Broadcast Books, Australia, 2022
Cover and text design by Hazel Lam
Cover photographs by Don Herbert Photography and from Regina Meyer’s collection
This memoir covers a short but colourful period of the author’s life when she was crewing sailing boats in the Caribbean. It is candid and detailed in its telling, the author at pains to show us herself, along with the people she bumped shoulders with and the many experiences her adventuring spirit gave rise to.
It is above all her sense of spontaneous adventure that strikes us. She leaves a secure and stable situation in Switzerland, feeling somewhat stifled by its limitations and orderliness and goes to the other extreme – a life of uncertainty and financial hand to mouth much of the time.
It is also a life of personal adventure offering new and edgy relationships both at work and at play. The offers are usually grasped with enthusiasm though not without some consideration of their consequences.
As well as painting a very interesting picture of the lives of people who spend their time sailing, mainly people with considerable wealth, Regina deftly reveals the vicissitudes of crewing. Captains can be mercurial, manipulative, exploitative. Crews are at their mercy unless, like Regina, they speak up and make certain their workers’ rights are respected.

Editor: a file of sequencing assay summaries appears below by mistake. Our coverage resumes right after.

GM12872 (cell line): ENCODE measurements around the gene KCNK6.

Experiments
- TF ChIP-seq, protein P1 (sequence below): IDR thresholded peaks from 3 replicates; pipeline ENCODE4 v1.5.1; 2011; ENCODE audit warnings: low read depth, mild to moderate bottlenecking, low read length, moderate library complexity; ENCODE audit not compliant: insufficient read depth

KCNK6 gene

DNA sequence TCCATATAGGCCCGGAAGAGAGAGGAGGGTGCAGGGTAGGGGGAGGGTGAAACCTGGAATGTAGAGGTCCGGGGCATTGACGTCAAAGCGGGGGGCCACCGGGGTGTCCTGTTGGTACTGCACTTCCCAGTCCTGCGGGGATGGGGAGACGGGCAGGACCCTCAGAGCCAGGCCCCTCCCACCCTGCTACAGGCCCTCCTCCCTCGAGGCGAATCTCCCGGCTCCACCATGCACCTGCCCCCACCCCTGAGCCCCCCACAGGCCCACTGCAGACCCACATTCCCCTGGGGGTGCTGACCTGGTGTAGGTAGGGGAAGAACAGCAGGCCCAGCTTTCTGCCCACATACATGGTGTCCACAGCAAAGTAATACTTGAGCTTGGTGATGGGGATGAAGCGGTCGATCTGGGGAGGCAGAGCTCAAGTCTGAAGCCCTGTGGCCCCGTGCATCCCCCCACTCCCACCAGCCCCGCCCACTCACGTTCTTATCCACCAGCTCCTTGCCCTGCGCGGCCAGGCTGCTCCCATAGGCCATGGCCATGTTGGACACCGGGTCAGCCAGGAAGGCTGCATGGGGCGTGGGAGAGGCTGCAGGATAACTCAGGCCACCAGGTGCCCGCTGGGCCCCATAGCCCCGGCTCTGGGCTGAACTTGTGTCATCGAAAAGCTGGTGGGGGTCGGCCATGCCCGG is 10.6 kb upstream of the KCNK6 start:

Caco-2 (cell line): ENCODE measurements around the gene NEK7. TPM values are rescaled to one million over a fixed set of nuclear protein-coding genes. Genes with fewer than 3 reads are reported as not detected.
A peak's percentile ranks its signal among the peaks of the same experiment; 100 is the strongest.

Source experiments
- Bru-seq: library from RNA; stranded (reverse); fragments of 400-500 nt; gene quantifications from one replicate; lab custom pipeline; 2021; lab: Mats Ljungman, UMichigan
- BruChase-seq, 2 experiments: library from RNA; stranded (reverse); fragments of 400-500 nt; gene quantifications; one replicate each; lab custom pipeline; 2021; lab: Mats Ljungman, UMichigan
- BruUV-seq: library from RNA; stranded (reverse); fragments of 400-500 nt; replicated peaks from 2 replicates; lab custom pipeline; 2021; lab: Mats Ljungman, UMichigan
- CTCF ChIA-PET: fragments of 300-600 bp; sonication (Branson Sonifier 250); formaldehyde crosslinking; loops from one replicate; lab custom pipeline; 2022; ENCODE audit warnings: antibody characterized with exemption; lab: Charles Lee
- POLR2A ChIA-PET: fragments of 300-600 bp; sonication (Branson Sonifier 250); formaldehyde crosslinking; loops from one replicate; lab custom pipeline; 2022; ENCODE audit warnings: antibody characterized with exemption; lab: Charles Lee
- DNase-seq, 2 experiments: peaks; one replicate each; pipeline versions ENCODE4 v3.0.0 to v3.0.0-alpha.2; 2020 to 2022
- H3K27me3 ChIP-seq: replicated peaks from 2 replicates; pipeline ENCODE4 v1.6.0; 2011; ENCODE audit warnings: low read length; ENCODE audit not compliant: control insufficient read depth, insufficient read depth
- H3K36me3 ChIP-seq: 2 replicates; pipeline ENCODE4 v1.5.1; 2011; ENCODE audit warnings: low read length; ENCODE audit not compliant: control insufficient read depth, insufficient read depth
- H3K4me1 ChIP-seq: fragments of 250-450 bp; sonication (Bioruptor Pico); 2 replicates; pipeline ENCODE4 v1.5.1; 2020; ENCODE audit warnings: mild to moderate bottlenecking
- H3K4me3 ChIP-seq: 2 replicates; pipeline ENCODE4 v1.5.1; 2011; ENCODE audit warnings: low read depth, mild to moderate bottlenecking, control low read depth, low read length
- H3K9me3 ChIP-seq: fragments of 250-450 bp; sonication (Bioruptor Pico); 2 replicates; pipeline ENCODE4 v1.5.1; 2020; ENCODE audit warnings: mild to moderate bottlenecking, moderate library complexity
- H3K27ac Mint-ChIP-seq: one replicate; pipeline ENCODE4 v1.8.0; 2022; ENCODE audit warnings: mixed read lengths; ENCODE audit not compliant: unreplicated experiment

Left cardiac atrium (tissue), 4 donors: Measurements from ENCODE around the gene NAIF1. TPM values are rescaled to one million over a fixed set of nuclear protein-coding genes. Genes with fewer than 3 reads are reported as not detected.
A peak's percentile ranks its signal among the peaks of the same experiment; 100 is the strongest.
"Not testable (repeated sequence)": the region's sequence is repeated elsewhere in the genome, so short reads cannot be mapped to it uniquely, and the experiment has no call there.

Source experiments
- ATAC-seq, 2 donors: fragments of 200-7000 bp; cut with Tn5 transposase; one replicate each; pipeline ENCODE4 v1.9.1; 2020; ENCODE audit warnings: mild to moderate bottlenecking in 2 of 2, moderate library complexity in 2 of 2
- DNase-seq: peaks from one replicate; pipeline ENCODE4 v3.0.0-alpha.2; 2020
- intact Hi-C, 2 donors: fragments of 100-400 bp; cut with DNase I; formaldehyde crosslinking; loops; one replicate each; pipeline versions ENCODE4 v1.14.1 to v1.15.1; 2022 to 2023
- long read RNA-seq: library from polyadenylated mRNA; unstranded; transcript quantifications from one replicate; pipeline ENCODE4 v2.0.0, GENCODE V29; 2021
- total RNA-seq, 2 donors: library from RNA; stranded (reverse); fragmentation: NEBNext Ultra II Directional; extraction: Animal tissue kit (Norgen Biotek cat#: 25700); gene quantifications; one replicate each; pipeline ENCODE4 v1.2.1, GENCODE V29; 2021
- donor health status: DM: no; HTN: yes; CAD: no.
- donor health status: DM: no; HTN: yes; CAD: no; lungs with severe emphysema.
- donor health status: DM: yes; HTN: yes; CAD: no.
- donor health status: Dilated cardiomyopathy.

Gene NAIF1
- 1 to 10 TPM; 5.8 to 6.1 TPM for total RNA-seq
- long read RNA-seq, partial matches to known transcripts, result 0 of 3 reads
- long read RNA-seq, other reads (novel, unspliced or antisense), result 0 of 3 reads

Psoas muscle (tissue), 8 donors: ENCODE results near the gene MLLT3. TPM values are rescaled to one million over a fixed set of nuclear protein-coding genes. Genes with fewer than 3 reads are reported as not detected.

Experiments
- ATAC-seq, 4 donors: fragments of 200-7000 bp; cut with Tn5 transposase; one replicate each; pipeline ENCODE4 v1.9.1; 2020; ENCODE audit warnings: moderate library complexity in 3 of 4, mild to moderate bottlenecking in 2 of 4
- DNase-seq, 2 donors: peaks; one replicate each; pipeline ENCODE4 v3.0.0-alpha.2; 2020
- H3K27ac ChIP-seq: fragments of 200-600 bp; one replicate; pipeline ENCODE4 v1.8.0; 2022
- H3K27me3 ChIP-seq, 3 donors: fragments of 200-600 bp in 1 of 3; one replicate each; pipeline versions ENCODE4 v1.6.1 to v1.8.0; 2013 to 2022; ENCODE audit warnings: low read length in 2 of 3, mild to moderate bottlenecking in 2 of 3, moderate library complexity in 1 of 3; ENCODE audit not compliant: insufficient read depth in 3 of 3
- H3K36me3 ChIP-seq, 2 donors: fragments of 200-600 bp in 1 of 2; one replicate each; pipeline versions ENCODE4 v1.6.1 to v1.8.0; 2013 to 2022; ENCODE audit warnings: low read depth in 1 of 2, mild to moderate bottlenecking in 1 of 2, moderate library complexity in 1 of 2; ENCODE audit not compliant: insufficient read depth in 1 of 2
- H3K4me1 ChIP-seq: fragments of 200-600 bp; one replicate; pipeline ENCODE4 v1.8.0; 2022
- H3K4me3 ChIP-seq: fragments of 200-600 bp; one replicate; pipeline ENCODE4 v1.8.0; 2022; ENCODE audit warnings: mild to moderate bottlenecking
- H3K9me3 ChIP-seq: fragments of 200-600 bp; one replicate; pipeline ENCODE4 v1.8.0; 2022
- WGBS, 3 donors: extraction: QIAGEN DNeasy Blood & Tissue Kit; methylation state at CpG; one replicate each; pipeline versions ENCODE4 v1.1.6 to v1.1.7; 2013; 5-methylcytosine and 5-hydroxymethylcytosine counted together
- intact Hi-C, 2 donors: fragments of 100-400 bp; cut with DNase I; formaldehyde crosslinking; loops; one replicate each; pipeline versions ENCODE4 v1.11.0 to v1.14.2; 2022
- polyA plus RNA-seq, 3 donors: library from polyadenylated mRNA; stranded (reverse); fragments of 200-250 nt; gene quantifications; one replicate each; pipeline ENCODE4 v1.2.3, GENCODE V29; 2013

The author shares stories of the highs and lows of her time in Antigua – disillusionment, sexual passion, grappling with corruption and greed, dealing with government agencies. In fact, here is a picture of a very different society form the one the author has left.
And yet, she persists, taking everything in her stride. Thus, while we have an unadorned view of her because of her honesty, we can also draw our own conclusions about her courage, her tenacity and her energetic embrace of new learning experiences.
For those of us used to the constancy, comforts and security of home life, Regina’s restless need to move on and seek out newness and uncertainty seems like an act somewhere between gutsiness and foolishness.
The book is therefore revelatory in its persuasive suggestion that we all find satisfaction and personal growth in different ways and that the pursuit of dreams is never foolhardy. It’s about what is possible if we surrender.
Thank you to Regina Petra Meyer for my review copy and for a forthright and interesting conversation about the part of her life that was the foundation for this memoir.